Buyside Signs Up For IPO Automation

Shanny Basar

Some of the largest asset managers have signed up for Dealogic Connect, which automates the process for equity offerings, as the UK regulator has pushed for the adoption of technology in primary markets.

FIX Trading Community, the non-profit body that develops and promotes the FIX family of standards, started discussions  on automating initial public offerings in UK in 2014 to reduce inefficiency and risk.

Samuel Spilfogel, head of product incubation at data provider Dealogic, told Markets Media: “In Europe we have been holding roadshows for the buyside and half a dozen of the largest asset managers have signed up as early adopters.”

Despite advances in technology the new issue process in the equity market in Europe is still manual, with buyside firms sending separate applications for IPO allocations to each lead bank in the syndicate. These manual orders are the largest trade sizes so there is an increased risk if they are miscommunicated, and as an IPO offer period can run for several weeks an investor may be unaware of a commitment/exposure to a wrongly placed or received order for some time.

Spilfogel added: “We first developed the platform for IPOs, as guided by the FIX committee, but the platform is also functional for fully marketed follow-ons. By the end of this year the platform will be ready for accelerated bookbuilds.”

Successful end-to-end tests of Dealogic Connect, from an investor entering an order to receiving an allocation, took place in both April and June.

In February last year the FIX Trading Community released a best practices document for the automation of IPOs. The paper recommended creating a straight through process to electronically send new issue orders using the FIX Protocol from an asset manager’s Order Management System to the new issue deal managers. The buyside should then receive electronic confirmation of their allocation using the FIX-based integration that asset managers already have in place with their banks.

Dealogic Connect allows asset managers to enter orders either via a web interface or their trading systems using FIX messaging, which Spilfogel said most firms prefer.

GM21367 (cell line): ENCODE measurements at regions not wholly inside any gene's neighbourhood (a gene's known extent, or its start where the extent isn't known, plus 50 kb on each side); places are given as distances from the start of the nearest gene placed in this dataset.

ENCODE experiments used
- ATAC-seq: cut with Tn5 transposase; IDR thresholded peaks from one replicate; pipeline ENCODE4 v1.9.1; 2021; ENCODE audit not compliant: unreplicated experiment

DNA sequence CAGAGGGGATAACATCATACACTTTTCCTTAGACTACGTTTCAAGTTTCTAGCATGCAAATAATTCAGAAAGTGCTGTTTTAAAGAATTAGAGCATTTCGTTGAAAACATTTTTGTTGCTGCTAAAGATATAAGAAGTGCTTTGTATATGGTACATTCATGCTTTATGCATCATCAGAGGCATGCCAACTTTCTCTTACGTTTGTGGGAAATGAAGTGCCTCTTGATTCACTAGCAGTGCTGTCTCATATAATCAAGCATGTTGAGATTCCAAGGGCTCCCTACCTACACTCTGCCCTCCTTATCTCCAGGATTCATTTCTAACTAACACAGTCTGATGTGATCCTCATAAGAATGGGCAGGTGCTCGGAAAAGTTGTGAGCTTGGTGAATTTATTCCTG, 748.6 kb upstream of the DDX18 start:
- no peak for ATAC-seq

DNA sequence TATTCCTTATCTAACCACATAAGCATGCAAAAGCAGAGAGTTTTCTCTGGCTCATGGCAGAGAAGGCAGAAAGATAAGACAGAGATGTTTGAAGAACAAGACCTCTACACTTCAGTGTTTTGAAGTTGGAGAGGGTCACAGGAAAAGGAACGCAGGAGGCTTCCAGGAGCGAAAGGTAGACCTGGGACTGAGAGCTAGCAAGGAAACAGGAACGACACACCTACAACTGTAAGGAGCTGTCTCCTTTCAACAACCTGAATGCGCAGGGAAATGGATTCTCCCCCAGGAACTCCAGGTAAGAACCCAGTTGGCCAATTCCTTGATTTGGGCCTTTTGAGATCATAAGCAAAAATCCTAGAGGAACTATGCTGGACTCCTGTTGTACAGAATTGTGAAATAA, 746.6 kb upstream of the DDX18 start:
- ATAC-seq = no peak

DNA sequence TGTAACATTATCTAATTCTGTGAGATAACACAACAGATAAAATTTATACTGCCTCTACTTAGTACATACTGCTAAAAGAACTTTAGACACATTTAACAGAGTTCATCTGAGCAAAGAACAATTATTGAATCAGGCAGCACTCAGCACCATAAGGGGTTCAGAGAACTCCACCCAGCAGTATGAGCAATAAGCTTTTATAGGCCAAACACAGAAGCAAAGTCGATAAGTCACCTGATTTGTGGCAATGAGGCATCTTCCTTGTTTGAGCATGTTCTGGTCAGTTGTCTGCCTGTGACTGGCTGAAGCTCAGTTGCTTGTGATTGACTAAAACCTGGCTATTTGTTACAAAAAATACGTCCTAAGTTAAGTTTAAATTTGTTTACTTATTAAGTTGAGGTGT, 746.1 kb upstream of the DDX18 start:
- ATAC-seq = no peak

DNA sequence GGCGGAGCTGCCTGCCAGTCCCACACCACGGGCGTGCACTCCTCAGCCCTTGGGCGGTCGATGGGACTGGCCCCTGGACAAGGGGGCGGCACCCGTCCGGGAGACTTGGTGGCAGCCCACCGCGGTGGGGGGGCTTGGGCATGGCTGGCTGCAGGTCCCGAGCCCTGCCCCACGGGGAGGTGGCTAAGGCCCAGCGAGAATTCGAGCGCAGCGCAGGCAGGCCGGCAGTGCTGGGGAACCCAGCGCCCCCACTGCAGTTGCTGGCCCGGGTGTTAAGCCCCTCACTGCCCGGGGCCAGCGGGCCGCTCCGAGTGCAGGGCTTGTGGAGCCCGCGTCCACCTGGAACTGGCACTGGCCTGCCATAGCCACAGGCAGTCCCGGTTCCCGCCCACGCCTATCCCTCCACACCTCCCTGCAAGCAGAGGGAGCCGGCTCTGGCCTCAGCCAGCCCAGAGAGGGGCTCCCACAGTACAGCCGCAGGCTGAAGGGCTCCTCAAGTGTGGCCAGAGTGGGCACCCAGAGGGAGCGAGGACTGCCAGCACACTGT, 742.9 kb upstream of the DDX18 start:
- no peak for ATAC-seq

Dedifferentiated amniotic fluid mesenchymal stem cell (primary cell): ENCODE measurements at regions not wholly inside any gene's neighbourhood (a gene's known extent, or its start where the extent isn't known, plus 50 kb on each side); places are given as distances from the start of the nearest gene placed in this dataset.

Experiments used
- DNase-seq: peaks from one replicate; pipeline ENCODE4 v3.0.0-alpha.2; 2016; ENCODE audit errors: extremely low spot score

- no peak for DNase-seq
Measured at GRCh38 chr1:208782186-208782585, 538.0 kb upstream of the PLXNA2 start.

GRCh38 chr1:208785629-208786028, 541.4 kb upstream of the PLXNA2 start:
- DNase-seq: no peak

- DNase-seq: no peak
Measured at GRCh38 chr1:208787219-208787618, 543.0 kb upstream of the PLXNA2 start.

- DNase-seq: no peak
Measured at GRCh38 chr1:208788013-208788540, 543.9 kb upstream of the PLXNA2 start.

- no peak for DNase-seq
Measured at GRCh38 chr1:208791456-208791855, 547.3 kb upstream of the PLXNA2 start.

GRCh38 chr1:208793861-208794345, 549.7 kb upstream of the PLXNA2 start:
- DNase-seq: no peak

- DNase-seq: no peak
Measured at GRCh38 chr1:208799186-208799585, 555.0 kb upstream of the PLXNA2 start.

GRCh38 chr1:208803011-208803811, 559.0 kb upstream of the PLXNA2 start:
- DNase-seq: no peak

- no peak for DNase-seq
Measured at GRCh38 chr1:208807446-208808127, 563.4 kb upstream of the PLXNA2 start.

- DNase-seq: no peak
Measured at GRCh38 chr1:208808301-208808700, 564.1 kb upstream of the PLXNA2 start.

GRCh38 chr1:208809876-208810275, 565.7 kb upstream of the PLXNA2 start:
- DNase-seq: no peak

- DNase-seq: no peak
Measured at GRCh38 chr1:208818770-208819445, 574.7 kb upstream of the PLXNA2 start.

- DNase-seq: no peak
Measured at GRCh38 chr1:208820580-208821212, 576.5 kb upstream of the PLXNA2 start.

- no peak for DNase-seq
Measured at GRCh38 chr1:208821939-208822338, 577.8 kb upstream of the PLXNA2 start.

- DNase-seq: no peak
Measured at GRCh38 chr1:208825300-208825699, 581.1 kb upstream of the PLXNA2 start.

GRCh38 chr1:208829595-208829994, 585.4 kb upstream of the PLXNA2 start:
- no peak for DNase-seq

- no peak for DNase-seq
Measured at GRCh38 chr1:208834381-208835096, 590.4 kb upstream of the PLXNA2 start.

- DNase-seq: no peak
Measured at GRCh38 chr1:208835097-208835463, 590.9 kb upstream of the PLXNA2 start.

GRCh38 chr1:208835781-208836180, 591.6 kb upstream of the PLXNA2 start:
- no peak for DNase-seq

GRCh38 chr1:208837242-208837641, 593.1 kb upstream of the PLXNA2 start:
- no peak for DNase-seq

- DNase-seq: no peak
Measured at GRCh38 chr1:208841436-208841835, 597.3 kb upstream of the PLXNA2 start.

“The benefit from the asset manager’s perspective is not only greater clarity and efficiency but this will also provide the added value of a fully audited, time-stamped order generation process that has already cleared an asset manager’s pre-trade compliance checks to ensure no breach of mandate or risk control before it could be sent to the deal manager,” said the white paper.

The buyside companies supporting the initiative include American Century, AXA IM, Baring Asset Management, Capital Group, Fidelity Worldwide Investment, J.P.Morgan Asset Management and Newton according to the white paper.

“The technology is scalable for deals of any size and for hundreds of asset managers,” said Spilfogel.

The platform is ready to be used for a live deal, but the UK vote to leave the European Union on June 23 has affected the deal calendar.

Spilfogel added: “Brexit has meant the new issuance calendar is currently on hold, but Connect is ready to go and will launch as soon as market conditions permit.”

In April the UK Financial Conduct Authority released an interim report on its study of investment and corporate banking which questioned why technology was not more used in primary deals.

The FCA said that while a number of equity and debt transactions have been completed using internet platforms (including the IPO of Google in 2004), it was not aware of recent primary market transactions where issuers and investors were matched through a platform, without the intermediation of investment banks.

The regulator noted a number of firms attempting to disintermediate banks in primary market services, including Secondmarket and Origin.

Secondmarket was acquired by Nasdaq, the US exchange, last year and facilitates the execution of primary and secondary transactions on behalf of private companies and funds. “Given the trend of US-based technology companies tending to remain private for longer, a number of firms have emerged offering early-stage investors and staff a venue to sell their equity to other investors,” added the FCA.

The report also noted the potential of distributed ledger based solutions. The FCA said: “Recently, Finclusion Systems, a London-based start-up developed a platform to allow HEAL –a non-profit organisation backed by Microsoft, Intel, UC San Francisco and others – to issue up to $10bn bonds to fund research into HIV.”

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